THE families of the fallen SAF 44 may not yet expect the justice they have been yearning for after the Department of Justice on Friday said “there are certain sensitivities” being taken into account and which had stalled the case’s resolution.
Outgoing Justice Secretary Emmanuel Caparas made the statement after his department failed to meet its deadline to resolve the case filed against those responsible for the death of 35 of the 44 members of the Special Action Force in January 2015 in Mamasapano, Maguindanao, during a firefight with Moro rebels and other groups.
“It is hard to commit,” Caparas said.
“Like I explained the last time, there are certain sensitivities that we are trying to protect, we want to do what is best for everybody as much as possible.”
Caparas declined to explain what “sensitivities” needed to be considered in resolving the case, but said the May elections had nothing to do with the delay in the completion of the Mamasapano probe.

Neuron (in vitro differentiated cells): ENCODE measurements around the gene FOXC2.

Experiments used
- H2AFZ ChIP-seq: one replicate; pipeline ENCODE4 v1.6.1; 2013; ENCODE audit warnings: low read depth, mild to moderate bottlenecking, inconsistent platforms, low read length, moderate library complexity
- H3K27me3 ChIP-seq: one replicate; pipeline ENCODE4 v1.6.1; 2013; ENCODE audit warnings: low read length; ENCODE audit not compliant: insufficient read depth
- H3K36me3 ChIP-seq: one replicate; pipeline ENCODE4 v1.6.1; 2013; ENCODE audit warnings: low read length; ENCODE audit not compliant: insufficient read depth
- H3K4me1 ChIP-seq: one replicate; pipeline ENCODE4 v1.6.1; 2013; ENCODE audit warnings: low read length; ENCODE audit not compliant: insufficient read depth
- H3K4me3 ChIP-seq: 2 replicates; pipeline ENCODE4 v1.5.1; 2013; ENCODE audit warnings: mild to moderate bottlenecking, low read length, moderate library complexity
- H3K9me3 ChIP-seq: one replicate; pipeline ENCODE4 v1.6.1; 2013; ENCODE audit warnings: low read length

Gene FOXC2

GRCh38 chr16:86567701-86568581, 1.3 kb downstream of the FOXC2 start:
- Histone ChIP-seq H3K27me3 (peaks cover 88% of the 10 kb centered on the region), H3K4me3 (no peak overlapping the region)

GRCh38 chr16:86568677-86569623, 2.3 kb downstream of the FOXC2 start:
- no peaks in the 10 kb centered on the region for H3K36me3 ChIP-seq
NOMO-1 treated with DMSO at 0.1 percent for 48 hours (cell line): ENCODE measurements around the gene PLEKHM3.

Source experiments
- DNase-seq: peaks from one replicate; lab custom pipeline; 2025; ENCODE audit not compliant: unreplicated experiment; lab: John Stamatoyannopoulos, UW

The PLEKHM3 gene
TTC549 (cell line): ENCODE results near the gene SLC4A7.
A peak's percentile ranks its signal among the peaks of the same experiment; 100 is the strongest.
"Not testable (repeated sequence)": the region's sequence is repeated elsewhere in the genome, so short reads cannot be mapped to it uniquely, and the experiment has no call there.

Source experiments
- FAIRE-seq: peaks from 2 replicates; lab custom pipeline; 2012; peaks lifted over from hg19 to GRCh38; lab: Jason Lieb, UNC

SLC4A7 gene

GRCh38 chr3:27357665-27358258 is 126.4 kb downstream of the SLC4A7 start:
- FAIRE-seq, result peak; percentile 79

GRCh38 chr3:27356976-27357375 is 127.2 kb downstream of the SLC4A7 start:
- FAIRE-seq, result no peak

He refused to set a specific date when his department could come up with results.
In late February, Prosecutor General Claro Arellano, head of the National Prosecution Service, said the case would probably be resolved in March after he reviewed the findings of the investigating panel led by Assistant State Prosecutor Alexander Suarez.
Caparas, however, later told reporters that the result of the investigation was not yet available for release and would instead be released at a later date.
Suarez in January said it would be hard to resolve the criminal complaints before the first anniversary of the clash. The prosecutor, however, said Arellano had instructed him and the other members of the panel to “prioritize” the case.
The 90 respondents in the case”•identified by a star witness known only by the code name Marathon”•belong to the Moro Islamic Liberation Front, its splinter group the Bangsamoro Islamic Freedom Fighters, and local private armed groups.
The clash took place in a cornfield in Mamasapano after Philippine National Police-Special Action Force operatives entered an area controlled by the MILF to arrest Malaysian terrorist Zulkifli bin Hir alias Marwan.
Marwan, a suspect in the 2002 Bali bombings, was killed in the operation dubbed Oplan Exodus.